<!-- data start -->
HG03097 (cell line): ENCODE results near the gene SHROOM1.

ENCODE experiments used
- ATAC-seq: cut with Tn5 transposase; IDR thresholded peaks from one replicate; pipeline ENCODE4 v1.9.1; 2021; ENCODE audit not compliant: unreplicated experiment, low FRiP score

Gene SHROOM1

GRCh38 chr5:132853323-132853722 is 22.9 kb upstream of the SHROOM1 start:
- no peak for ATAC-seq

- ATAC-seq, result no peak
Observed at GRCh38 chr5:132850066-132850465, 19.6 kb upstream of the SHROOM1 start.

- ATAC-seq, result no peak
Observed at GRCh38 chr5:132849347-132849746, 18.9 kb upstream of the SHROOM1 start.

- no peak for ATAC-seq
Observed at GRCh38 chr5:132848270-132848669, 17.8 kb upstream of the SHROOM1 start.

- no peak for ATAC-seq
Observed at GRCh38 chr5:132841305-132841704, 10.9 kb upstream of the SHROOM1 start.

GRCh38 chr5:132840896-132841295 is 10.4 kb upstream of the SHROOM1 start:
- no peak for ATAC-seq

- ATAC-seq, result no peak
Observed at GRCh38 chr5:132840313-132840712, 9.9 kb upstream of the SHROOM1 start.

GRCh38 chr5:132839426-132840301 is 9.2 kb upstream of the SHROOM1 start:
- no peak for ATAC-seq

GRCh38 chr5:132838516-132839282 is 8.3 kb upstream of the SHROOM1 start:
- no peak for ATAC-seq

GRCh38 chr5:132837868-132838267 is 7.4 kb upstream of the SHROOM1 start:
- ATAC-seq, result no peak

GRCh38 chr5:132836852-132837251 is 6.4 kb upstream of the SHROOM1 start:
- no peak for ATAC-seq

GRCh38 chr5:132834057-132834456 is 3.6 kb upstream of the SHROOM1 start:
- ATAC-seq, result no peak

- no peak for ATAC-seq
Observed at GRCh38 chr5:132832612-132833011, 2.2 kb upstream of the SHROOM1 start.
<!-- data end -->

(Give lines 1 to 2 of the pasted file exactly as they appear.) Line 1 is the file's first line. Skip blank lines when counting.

HG03097 (cell line): ENCODE results near the gene SHROOM1.

ENCODE experiments used